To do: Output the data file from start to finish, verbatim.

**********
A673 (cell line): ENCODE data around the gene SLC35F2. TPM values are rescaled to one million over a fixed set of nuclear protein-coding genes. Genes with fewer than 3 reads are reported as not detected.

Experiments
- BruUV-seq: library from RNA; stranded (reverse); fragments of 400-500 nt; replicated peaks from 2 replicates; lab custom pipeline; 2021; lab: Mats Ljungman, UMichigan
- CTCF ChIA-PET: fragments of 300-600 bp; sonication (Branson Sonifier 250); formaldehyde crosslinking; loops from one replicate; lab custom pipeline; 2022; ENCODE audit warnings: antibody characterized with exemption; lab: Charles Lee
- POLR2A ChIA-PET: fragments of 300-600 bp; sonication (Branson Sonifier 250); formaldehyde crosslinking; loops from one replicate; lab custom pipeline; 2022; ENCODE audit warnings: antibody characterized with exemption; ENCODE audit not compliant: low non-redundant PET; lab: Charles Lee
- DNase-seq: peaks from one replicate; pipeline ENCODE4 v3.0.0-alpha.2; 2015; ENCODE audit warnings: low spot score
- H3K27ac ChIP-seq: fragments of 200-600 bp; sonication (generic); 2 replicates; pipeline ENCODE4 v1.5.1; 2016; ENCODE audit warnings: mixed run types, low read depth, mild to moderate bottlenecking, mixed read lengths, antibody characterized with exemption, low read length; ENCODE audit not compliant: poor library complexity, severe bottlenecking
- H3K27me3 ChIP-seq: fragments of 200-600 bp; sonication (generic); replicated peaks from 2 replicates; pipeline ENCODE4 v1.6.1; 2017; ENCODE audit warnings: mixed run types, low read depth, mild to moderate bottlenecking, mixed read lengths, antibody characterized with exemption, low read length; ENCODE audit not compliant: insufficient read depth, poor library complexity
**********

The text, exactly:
A673 (cell line): ENCODE data around the gene SLC35F2. TPM values are rescaled to one million over a fixed set of nuclear protein-coding genes. Genes with fewer than 3 reads are reported as not detected.

Experiments
- BruUV-seq: library from RNA; stranded (reverse); fragments of 400-500 nt; replicated peaks from 2 replicates; lab custom pipeline; 2021; lab: Mats Ljungman, UMichigan
- CTCF ChIA-PET: fragments of 300-600 bp; sonication (Branson Sonifier 250); formaldehyde crosslinking; loops from one replicate; lab custom pipeline; 2022; ENCODE audit warnings: antibody characterized with exemption; lab: Charles Lee
- POLR2A ChIA-PET: fragments of 300-600 bp; sonication (Branson Sonifier 250); formaldehyde crosslinking; loops from one replicate; lab custom pipeline; 2022; ENCODE audit warnings: antibody characterized with exemption; ENCODE audit not compliant: low non-redundant PET; lab: Charles Lee
- DNase-seq: peaks from one replicate; pipeline ENCODE4 v3.0.0-alpha.2; 2015; ENCODE audit warnings: low spot score
- H3K27ac ChIP-seq: fragments of 200-600 bp; sonication (generic); 2 replicates; pipeline ENCODE4 v1.5.1; 2016; ENCODE audit warnings: mixed run types, low read depth, mild to moderate bottlenecking, mixed read lengths, antibody characterized with exemption, low read length; ENCODE audit not compliant: poor library complexity, severe bottlenecking
- H3K27me3 ChIP-seq: fragments of 200-600 bp; sonication (generic); replicated peaks from 2 replicates; pipeline ENCODE4 v1.6.1; 2017; ENCODE audit warnings: mixed run types, low read depth, mild to moderate bottlenecking, mixed read lengths, antibody characterized with exemption, low read length; ENCODE audit not compliant: insufficient read depth, poor library complexity